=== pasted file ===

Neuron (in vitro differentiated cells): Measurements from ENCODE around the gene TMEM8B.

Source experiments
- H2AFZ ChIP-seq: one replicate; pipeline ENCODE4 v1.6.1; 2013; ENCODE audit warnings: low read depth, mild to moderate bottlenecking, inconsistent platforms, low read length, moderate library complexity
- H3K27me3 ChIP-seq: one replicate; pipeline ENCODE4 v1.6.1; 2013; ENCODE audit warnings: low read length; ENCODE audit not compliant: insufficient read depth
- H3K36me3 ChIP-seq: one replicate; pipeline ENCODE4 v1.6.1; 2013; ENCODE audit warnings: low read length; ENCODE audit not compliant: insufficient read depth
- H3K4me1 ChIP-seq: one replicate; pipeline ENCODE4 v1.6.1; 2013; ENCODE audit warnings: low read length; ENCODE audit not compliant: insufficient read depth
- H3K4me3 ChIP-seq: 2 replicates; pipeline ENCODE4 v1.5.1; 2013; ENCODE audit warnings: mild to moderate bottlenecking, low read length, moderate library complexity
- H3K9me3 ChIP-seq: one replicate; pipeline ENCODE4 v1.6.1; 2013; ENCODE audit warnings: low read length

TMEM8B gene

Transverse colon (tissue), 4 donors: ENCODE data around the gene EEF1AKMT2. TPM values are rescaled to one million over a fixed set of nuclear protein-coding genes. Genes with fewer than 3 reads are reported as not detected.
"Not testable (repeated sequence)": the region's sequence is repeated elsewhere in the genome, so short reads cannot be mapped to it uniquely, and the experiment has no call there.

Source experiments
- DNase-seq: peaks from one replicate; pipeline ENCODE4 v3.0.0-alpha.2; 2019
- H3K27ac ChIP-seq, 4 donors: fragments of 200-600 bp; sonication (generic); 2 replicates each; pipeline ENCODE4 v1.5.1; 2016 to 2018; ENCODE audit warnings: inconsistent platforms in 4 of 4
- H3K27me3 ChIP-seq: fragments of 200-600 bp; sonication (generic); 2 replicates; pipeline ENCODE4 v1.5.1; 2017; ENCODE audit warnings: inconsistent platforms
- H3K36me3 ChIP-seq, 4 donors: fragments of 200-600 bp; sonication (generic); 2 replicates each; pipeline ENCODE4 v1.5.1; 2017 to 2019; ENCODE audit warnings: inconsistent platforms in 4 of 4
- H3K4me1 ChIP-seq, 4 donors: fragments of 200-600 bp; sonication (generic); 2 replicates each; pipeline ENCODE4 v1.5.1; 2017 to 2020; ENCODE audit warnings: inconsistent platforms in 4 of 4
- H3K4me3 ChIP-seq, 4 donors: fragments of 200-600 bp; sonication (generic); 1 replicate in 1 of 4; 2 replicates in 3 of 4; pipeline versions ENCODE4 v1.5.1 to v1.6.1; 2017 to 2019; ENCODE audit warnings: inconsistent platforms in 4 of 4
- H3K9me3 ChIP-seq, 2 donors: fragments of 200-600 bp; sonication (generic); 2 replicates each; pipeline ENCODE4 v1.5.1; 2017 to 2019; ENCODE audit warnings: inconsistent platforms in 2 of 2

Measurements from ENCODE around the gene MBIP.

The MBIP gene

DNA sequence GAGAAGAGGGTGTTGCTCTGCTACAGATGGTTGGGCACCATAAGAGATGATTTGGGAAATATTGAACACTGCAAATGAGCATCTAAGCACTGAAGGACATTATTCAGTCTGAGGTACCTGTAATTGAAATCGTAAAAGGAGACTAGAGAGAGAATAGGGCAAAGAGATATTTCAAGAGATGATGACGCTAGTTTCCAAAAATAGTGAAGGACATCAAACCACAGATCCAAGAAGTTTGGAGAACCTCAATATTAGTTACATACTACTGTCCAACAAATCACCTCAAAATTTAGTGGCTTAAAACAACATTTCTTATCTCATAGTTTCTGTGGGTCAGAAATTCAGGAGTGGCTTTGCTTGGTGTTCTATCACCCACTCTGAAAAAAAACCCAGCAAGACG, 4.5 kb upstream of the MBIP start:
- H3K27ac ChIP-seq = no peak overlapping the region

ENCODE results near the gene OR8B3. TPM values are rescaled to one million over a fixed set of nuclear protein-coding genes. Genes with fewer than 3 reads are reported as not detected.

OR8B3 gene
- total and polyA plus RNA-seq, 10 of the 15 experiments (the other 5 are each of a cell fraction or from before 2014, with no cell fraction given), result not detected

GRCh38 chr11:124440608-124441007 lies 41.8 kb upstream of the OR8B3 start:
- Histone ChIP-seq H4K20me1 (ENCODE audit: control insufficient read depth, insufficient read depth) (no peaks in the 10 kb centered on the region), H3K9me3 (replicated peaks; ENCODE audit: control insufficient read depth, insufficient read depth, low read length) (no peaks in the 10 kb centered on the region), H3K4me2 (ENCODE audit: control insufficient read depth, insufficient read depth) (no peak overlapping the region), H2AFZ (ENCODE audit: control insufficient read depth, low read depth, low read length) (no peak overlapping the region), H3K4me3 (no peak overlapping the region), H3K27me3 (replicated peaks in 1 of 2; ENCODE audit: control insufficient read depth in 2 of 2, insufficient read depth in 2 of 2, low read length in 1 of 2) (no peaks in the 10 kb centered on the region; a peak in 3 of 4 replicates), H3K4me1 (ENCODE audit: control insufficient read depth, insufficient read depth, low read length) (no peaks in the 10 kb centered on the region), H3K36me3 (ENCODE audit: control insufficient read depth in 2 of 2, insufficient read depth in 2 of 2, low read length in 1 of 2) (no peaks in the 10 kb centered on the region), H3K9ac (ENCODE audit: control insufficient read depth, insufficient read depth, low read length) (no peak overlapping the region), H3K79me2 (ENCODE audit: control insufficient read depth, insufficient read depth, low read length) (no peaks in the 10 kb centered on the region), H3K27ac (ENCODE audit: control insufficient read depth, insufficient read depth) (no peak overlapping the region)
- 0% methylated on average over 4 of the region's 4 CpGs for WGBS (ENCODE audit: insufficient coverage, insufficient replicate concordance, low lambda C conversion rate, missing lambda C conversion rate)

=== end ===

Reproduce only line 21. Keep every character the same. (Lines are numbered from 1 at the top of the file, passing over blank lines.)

The MBIP gene